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I had a very interesting conversation with a friend the other day that confirmed my beliefs about online car shopping. We were discussing how people use the internet when they're ready to buy a car. He mentioned that he had just purchased a car and how the internet helped a lot with the process. In fact, he said it was "Great!"

I wanted to find out more. Everything I've read about internet car shopping has pointed to inherent weaknesses, frustration and the proverbial 'run-around'. A recent industry survey found that 3 out of 4 car buyers had said that the process was unsatisfying. Polk, J.D. Power and others have found that online car shoppers are looking for several key pieces of information; Inventory, Price and Response. Seems reasonable enough.

Back to my friend. He went on to tell me about how he had first gone to one of the big "research" sites to find out more about his selections. Like most buyers, he had already narrowed his search to 2 vehicles. So after learning more about trim, options, MPG etc he settled on the Honda Pilot. He then visited one of the big "buying" sites to get a fast, free quote. He entered his contact information and hit 'submit'. While waiting for the fast, free quotes, he decided to visit the local Honda dealer's website. Then another, after all there was inventory to browse, video test-drives and moving images!

After just a few hours he received roughly 13 emails from 3 different dealers. The first several were auto-responses acknowledging his request. He never did get his fast, free quotes but each email promised that he would be contacted as soon as possible to determine:

1. The kind of car he wanted

2. What’s available

3. Schedule a test drive

4. Work up the price

5. Discuss finance options

Sure enough, the phone began to ring, despite the fact that he expressly indicated that his preferred contact method was email. He talked with 2 of the 3 dealers and decided to visit the dealer closest to his home. He was assured they had the color he wanted and the price would be great. So he went to the dealer, negotiated a price and bought the car.

How did the internet help? Why was this experience acceptable? If he were buying a camcorder would he accept this? I think not. Imagine having to go through this process to get a price and availability for a camcorder or a TV.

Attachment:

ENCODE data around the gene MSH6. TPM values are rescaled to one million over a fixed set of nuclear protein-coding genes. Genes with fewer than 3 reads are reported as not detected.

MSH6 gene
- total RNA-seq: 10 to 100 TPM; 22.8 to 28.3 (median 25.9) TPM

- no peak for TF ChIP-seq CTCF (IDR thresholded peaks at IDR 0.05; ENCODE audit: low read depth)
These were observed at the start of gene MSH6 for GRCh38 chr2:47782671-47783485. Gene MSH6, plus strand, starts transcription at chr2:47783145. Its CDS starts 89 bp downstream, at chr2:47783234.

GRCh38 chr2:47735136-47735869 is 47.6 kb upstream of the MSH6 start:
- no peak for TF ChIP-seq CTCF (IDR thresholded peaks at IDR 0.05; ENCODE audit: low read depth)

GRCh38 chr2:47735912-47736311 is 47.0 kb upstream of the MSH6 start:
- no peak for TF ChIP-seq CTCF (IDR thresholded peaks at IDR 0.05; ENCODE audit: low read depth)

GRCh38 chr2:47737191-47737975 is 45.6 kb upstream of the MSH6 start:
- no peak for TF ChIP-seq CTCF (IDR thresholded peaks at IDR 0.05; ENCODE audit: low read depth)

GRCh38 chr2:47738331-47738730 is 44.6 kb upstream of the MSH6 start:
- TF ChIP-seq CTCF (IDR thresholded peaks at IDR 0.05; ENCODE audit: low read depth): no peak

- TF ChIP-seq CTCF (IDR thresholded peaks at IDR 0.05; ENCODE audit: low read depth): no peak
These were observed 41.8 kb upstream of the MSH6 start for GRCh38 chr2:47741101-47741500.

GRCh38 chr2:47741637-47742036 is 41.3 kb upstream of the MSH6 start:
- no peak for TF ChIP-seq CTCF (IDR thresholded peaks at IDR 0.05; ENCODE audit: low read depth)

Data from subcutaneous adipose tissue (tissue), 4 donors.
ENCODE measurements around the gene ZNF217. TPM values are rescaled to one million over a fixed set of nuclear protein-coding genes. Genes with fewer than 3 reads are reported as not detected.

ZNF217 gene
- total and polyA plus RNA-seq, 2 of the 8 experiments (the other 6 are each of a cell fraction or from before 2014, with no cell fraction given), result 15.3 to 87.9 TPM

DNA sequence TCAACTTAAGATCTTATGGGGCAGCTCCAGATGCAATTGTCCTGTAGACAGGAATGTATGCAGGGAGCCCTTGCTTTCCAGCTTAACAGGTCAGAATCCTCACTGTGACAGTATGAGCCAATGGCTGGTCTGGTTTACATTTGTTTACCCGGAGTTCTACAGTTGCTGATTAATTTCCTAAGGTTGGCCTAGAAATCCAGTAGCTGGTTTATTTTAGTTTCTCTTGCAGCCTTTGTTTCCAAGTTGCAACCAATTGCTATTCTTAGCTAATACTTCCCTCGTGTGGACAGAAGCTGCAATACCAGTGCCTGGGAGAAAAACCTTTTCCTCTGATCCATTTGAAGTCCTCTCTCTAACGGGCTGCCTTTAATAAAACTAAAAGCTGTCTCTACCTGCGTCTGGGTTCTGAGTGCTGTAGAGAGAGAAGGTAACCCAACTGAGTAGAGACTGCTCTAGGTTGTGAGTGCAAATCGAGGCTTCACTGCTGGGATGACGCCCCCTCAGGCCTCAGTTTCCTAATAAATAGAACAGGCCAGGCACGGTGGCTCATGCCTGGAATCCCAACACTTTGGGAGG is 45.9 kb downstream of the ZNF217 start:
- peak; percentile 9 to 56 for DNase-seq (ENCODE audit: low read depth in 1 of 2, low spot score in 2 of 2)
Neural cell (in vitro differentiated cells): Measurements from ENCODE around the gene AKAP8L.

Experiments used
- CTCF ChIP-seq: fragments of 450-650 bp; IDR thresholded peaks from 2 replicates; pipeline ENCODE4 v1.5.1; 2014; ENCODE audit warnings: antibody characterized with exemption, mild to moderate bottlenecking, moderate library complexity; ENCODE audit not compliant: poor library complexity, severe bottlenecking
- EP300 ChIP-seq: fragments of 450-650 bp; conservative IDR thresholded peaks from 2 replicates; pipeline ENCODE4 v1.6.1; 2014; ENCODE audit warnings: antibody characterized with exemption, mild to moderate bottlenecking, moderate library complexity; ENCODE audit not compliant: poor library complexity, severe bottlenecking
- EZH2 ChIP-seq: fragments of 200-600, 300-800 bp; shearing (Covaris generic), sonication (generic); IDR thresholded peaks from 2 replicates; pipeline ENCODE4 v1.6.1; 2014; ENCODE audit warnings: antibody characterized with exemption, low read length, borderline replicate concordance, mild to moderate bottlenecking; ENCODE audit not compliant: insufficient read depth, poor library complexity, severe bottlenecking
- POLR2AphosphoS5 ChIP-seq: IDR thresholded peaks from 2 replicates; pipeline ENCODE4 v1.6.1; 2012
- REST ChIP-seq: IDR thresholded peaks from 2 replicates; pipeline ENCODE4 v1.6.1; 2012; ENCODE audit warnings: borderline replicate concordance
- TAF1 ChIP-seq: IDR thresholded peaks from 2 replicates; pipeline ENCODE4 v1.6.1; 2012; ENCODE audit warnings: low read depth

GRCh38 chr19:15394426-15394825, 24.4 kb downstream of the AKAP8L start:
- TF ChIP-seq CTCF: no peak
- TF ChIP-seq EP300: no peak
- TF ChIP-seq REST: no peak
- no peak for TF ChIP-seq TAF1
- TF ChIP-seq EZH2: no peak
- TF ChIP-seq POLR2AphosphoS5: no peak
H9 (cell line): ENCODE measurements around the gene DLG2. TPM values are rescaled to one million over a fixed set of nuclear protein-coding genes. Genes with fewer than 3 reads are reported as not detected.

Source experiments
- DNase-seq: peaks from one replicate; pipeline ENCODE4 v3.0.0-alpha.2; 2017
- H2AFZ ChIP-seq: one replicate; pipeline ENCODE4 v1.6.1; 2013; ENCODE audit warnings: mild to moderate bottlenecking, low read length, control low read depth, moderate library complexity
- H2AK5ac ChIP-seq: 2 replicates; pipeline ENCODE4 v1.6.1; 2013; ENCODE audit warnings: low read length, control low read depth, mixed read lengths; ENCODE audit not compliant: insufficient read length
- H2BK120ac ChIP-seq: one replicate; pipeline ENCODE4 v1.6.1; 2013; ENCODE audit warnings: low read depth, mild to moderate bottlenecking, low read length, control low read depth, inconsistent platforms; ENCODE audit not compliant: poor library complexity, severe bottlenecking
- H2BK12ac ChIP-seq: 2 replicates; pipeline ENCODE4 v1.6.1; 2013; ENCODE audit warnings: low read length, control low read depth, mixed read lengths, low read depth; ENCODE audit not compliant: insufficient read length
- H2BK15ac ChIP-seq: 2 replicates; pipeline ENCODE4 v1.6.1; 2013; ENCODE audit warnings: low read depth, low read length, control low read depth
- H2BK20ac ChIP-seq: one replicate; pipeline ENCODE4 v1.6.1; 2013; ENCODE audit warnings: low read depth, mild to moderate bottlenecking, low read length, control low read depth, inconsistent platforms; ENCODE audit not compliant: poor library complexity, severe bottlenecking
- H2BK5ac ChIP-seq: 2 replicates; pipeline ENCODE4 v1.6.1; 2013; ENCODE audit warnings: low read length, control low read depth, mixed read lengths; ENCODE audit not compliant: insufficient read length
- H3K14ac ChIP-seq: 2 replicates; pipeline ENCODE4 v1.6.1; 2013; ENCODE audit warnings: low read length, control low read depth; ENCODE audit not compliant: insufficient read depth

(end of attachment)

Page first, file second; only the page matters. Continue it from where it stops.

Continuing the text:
The bar has been lowered to the point where it is considered a 'good experience' to not get a simple price on a car without having to first speak to a salesperson. Virtually every other industry has responded to consumer expectations and has embraced the inherent benefits offered by the internet to improve the buying experience. From consumer electronics to insurance to real estate, the internet offers transparency, selection, anonymity, and research. And sales have not declined as a result of this consumer empowerment, in fact they have increased.

So why hasn't the car business done the same?

Views: 15

Tags: antley, joe

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Comment by Joseph B Antley; JB ANTLEY on May 22, 2009 at 4:55am
Zackly.
Comment by Megan E. Bucher on May 21, 2009 at 3:32pm
Great point, Stanley! The percentage is 87%...those that don't buy the car they request a quote on. The best we can do is respond to them quickly with what they ask, and maybe suggest a few more in stock vehicles...and keep the price competitive. It doesn't have to be the lowest to beat the competition. Fast and accurate is key.
Comment by Stanley Esposito on May 20, 2009 at 4:41am
Research shows the customer almost never buys the car they come in on. I say give them a price and quick. Get them in and go to work. If they ask for a price give it to them. They may not know the features but they do know they don't want you to tell them what is right for them at least not before they come in.
Comment by Pat Floegel on May 19, 2009 at 2:46pm
I ran an Internet department for a number of years. 98% of the time when someone would request a quote, there was not enough info (purchase or lease, do they want a car exactly as they built online....or might something similar and less expensive be suitable). We always tried to help determine the clients needs. Often times, despite all of the info which is available online, the person requesting the quote still didn't know which features were included on the car. Then they get to the dealership and find out that navigation is an option.
The other big issue still boils down to price. Even when it was determined in advance what the client wanted and a price was quoted (it has to be low enough to beat all the other dealers which were contacted), when the client would come to the dealership, they would then want to start negociating from the quoted price.
It is never as simple as it seems.
Comment by Megan E. Bucher on May 19, 2009 at 11:28am
Ever walk in to buy a video camera and ask what the invoice price is? It's a tough racket, no doubt, and there's a lot lost in translation. Example: I run my department to get a competitive quote and similar vehicles in stock to what was requested out in 20 minutes or less. Even with that goal in mind, I still have customers tell me we never responded. Usually, we're stuck in their spam folder. It'd be cool if, when customers requested information, they made sure we were on their 'safe' E-mail list. Good post!

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